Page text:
I have tremendous respect for those who run social work organizations.
In my consulting practice, I work closely with CEOs, and I don’t envy their mix of responsibilities–managing people, meeting budgets, evaluating programs…all the while (we hope) charting a vision that inspires people, mobilizes allies, and solves core social problems.
All of this is to say that my thoughts about how we can better utilize our resources within social work organizations are in no way intended to suggest that I could do that work any better. Because I could not.
But some of my conversations with former students, and some parts of Zilch, have me thinking about the very limited resources that constrain many nonprofit organizations, and about how we might overcome those limitations. It’s more than just an academic interest of mine, since “we don’t have anyone who can do that” and “we are already so overworked” are two of the most common objections to the idea that organizations should integrate advocacy into their services.
We can’t afford that.
But I get it that organizations can’t afford to do staff advocacy campaigns the way that they’d like to, either.
So, it has me wondering: are we really using everything we have?
I know, that sounds obvious. Of course, all of our folks are working hard, and everyone thinks that we’re doing as much as we can.
But, are we?
There are three groups of people I think we’re not adequately utilizing. And, if we’re going to be able to do more, even with less and less, we’ve got to bring everyone into the game.
- Interns and volunteers: I’ve never bought into the idea of staffing something really mission-critical, like advocacy, with an entirely ‘intern squad’–that’s not a reflection on their qualifications, certainly, but rather the recognition that, too often, that’s code for “we don’t really take this seriously.” But too many of my students complain that their practicum organizations don’t give them adequate opportunities to engage in policy, community organizing, or other macro activities, and that’s a waste, not only for their current organizations but also as an investment in their future practice. We need to cultivate a culture of advocacy in our own organizations AND in our profession, and students are the best place to start.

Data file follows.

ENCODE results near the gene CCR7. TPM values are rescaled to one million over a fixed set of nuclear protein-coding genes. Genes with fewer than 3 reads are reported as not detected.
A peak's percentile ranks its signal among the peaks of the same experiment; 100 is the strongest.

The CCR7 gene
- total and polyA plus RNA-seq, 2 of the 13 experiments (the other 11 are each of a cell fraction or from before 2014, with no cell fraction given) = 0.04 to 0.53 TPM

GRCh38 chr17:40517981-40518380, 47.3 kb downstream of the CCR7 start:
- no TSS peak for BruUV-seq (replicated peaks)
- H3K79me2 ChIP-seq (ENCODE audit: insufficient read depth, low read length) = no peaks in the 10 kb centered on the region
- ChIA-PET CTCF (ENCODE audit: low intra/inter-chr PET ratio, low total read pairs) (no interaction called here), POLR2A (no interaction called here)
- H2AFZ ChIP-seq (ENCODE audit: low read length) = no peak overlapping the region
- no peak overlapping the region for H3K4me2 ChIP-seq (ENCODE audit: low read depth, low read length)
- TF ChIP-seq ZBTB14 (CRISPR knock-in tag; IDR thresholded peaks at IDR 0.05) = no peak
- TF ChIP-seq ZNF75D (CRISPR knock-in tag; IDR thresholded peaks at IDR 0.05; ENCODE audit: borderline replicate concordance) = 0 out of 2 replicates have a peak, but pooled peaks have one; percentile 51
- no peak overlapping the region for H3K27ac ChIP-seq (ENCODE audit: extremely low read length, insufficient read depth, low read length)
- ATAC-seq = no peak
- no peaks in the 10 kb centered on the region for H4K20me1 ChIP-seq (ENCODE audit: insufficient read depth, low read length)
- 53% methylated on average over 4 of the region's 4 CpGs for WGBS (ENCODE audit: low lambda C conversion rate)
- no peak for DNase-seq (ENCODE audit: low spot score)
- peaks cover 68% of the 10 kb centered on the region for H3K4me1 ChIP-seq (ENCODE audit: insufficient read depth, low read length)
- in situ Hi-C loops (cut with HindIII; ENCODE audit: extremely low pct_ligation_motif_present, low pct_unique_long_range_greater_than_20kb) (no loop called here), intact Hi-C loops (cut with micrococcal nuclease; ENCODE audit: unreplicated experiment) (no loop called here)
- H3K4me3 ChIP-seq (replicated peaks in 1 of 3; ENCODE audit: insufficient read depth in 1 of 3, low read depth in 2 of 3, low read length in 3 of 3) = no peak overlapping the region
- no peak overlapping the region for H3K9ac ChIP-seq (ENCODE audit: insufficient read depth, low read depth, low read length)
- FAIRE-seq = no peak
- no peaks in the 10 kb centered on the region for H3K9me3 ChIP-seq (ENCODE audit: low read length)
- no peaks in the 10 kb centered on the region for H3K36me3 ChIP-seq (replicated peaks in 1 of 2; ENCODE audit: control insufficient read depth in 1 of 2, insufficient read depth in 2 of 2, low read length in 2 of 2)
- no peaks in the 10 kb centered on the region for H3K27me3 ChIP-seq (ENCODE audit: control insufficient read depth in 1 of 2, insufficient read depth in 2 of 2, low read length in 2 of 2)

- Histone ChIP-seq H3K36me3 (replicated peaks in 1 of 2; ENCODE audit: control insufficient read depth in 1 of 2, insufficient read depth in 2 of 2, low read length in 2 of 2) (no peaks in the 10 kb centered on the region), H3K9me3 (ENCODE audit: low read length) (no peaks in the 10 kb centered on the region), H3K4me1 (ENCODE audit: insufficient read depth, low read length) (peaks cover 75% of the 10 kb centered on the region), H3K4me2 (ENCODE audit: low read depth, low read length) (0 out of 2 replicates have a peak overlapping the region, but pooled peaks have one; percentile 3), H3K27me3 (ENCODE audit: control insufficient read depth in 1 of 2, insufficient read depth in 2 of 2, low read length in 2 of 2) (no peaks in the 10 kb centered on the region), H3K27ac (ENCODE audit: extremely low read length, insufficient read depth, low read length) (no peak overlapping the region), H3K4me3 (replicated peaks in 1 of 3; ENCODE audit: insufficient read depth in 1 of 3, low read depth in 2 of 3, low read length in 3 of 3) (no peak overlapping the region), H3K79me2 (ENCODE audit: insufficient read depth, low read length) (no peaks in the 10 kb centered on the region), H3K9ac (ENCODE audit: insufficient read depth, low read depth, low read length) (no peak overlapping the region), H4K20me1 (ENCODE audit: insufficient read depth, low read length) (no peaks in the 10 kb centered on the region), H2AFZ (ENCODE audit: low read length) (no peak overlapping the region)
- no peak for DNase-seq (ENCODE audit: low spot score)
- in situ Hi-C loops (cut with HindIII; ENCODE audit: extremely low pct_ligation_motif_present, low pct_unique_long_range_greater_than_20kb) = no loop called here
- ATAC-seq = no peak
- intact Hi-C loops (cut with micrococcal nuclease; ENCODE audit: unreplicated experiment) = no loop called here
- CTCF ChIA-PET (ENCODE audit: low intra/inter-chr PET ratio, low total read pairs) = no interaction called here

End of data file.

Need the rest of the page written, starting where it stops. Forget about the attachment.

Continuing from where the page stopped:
- Board members: Some of my students also tell me that they hardly ever interact with the Board of Directors and that, indeed, the Board seems somewhat sequestered, not engaging too much with the daily operations of the organization or, certainly, its social change campaigns. I see this in my consulting practice, too, with staff who are very protective of their Board members, reluctant to ask them to contact their legislators or contribute to strategy planning, or, even, make donate financially. I don’t get that. I mean, what’s the use of ‘keeping your powder dry’ if you never intend to fire a shot? What are we saving them for? Our Board members are fully capable of taking care of themselves, and their time, and it won’t be the end of the world if we lose a few Board members because their idea of service is significantly less involved than ours. This same principle extends to our donors, too; why do we think that asking people who already give their money to give 15 minutes of their time (to make a phone call to a policymaker, for example) is just way too much to expect?
- Former employees: This was an idea from Zilch that I thought was genius. We have a lot of turnover in social work organizations, and, most of the time, those employees who are leaving are doing so in search of new opportunities, but not because they are no longer committed to our missions. Why don’t we ask them, then, to stay involved with our work? In exit interviews, why don’t we invite them to continue to receive our e-newsletters? Why don’t we tap their expertise to ask them to contact their policymakers? They’re more likely to respond than a random member of the general public, and yet we’re often even less likely to ask them. It doesn’t make sense; these valuable former employees are resources we can’t afford to leave on the table.
What about you? What ways have you found to fully leverage all of your human resources? How have you learned to do more advocacy, even in the era of less? What stops you from putting in all of your reserves?